ICorDebug (ICD) in managed-only debugging mode does not need to be a reentrant API. In other words, you can imagine all of ICorDebug being under a single giant monitor (lock). This also means that all calls to ICorDebug will return without blocking on another ICorDebug call. Note, I’m talking about managed-only debugging; this is all out the window for interop-debugging because of out-of-band events.
It helps that ICorDebugProcess::Stop is the only blocking call in ICorDebug. You’ll notice all other calls are asynchronous (one example is ICorDebugStepper). It’s true that many calls in ICorDebug will forward on to a helper thread in the debuggee, but that thread is unblocked and so the original ICorDebug call is unblocked. Stop() is synchronous and will block until the debuggee is stopped.
In retrospect, we think this was a bad idea. Stop() should have been asynchronous and returned immediately. A debug event should have been fired once the runtime was stopped. That would be more consistent with the rest of our eventing model.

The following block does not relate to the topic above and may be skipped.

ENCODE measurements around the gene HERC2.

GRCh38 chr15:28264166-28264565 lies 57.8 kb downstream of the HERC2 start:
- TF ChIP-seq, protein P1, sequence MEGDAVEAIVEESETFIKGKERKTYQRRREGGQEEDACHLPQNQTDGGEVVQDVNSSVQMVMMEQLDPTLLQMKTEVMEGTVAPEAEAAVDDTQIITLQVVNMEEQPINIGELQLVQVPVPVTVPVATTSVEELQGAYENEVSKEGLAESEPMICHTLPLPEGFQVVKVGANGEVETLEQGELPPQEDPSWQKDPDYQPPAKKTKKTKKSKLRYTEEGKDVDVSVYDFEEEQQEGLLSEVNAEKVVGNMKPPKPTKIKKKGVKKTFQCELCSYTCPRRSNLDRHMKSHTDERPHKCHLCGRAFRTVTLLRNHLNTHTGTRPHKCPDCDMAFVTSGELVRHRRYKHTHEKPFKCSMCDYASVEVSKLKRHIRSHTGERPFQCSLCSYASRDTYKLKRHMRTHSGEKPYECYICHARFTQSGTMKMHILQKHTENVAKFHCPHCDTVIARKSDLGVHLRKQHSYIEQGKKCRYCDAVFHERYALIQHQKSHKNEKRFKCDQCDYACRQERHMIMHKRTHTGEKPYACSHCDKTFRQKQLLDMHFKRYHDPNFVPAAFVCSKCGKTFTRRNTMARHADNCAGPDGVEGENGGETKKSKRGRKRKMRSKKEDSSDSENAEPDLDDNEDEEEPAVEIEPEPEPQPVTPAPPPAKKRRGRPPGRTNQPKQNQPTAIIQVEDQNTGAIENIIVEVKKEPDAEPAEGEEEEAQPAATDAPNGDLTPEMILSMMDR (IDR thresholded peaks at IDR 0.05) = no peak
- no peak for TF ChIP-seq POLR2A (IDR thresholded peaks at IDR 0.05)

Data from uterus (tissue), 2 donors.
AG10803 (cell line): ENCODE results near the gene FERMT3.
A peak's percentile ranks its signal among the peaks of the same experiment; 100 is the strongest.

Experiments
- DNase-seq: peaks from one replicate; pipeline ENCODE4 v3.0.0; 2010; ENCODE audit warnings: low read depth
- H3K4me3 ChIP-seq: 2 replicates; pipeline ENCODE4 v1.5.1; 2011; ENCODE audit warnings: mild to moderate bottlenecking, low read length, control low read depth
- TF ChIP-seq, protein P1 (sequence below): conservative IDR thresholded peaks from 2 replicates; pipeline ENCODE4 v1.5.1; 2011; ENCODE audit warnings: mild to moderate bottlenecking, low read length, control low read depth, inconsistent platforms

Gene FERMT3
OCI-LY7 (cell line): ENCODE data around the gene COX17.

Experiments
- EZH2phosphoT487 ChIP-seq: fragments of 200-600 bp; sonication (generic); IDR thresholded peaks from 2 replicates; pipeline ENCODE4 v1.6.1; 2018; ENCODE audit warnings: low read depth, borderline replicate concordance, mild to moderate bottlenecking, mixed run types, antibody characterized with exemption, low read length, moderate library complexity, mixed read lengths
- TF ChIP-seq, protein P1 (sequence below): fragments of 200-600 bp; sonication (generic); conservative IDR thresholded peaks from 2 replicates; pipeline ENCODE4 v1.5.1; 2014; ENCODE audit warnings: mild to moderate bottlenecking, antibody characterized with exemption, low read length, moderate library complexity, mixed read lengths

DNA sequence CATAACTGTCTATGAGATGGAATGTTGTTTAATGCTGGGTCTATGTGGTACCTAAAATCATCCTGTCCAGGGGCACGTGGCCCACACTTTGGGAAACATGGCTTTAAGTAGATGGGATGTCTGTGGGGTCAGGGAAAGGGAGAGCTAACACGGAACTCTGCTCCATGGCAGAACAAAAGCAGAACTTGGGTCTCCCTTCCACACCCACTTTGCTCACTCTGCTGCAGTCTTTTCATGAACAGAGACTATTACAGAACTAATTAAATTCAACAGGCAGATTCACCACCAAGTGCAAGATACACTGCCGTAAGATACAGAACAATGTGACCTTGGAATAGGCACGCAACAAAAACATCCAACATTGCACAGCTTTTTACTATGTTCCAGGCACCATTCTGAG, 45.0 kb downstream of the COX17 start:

It also means that a single thread could own the ICorDebug instances and service all calls to ICD from other threads. ICD has an auxiliary thread that dispatches callbacks for managed debug events. Any calls to ICorDebug from this thread could be forwarded to the owning thread.
It turns out that we managed the locking ourselves and two threads may both happen to be inside of ICorDebug, but that is a detail. We plan to explore more concurrency as needed.